This is an extended version of the Instagram post.
This morning, 71 years ago, a young African-American man woke up in a jail cell in Batesburg, South Carolina blinded from the blows of a blackjack club. The man’s name was Isaac Woodard Jr. February 12, 1946 was supposed to be a celebratory day for Woodward. He had been honorably discharged from the US Army, after three years of service, much of which he spent overseas in New Guinea in the South Pacific. Leaving his base in Georgia, Woodard planned to meet his wife in his hometown of Winnsboro, South Carolina and eventually see his parents Isaac and Eliza, who had moved to 1100 Franklin Avenue in the Morrisania neighborhood of the Bronx. (Pictured is 1098 Franklin Avenue, as 1100 Frankin Avenue has been torn down and rebuilt.)
On the bus to Winnsboro, Isaac was one of many soldiers aboard. Some of the soldiers were drinking alcohol on the bus. Isaac, who was sober, asked the bus driver to make a stop to use a restroom. The driver snapped at him to sit back in his seat. Woodard retorted “damn it, I’m a man. Talk to me like I am like I am talking to you.”
When the bus entered Batesburg, Isaac Woodard Jr. was forced to leave the bus by the town’s police chief, Linwood Shull. At the police station, he was savagely beaten until he lost sight in both of his eyes. The next morning, he was given perfunctory medical attention and charged with disorderly conduct.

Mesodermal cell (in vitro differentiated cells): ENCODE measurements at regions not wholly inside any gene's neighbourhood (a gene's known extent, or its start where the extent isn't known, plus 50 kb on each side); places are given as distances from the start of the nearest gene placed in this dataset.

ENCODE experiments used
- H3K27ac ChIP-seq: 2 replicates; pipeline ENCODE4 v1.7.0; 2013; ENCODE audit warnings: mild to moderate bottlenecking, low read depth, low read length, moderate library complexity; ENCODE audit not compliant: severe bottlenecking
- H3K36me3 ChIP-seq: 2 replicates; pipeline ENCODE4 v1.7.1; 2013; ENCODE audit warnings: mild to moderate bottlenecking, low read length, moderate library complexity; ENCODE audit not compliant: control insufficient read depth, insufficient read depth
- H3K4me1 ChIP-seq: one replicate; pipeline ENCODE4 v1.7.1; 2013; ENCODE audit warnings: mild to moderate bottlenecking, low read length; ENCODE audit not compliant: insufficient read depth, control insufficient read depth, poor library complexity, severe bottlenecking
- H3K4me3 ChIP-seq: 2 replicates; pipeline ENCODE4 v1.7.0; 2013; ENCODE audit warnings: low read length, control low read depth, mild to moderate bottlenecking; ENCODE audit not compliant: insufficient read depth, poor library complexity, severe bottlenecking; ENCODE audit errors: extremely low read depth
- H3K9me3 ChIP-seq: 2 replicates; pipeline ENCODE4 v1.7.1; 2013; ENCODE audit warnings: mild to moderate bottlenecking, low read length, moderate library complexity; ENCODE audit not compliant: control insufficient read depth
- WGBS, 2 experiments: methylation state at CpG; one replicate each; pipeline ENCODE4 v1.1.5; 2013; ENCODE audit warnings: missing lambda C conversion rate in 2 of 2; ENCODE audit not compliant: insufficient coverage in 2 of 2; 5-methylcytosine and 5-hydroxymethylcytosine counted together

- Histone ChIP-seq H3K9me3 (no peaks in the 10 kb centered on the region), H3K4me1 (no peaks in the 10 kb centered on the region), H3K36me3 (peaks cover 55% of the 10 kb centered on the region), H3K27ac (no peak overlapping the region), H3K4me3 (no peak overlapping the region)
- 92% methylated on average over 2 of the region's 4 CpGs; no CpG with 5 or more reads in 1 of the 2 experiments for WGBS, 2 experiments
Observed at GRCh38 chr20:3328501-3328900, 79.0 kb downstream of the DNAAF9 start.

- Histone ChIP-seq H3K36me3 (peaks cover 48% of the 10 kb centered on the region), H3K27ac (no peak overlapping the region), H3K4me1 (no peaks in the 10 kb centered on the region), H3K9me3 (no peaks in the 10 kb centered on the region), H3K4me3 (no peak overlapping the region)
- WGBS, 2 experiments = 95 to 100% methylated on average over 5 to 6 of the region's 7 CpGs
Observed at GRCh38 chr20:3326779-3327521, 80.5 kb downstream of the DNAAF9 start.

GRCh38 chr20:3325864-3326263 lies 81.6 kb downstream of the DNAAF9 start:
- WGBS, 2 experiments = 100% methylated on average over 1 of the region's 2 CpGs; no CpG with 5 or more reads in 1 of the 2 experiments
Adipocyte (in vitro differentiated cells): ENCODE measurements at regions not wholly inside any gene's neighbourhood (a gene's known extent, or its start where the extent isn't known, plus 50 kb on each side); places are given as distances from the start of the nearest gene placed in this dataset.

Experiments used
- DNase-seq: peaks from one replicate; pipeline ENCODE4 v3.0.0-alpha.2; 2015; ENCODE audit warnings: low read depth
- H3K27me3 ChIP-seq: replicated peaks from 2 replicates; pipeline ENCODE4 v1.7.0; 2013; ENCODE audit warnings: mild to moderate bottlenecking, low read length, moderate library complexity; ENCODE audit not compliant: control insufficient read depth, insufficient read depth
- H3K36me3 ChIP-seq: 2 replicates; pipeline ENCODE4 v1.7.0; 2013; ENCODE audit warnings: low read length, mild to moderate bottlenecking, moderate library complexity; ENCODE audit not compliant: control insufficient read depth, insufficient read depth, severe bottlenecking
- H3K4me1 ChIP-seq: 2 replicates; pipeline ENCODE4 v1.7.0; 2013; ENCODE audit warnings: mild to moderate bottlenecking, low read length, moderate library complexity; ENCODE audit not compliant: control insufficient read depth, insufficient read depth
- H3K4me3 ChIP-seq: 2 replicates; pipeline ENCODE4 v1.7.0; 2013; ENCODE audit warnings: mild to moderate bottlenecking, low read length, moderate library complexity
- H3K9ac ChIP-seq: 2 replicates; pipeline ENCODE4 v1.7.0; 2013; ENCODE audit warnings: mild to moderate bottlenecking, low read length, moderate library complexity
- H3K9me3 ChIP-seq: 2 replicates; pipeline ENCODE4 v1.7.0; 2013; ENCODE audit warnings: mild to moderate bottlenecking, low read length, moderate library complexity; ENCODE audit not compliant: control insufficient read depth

Finally arriving in New York, his family went to the NAACP office and the story became internationally known. For a little while, Woodard was a public figure, representing other African-American veterans who had been beaten, abused and lynched. Orson Welles did radio broadcasts about him. Woody Guthrie and a popular calypso singer wrote songs about Woodard. Boxer Joe Louis offered to train Woodard in restaurant management, a field he was involved in.
Embarrassed by Woodard’s beating and the lack of restitution to Woodard from South Carolina, President Truman ordered the US Army be desegregated. The Civil Rights movement gained new steam but would be set back by the Cold War and McCarthyism. Isaac Woodard Jr. spent the remainder of his life in the Bronx, until he passed away in 1992.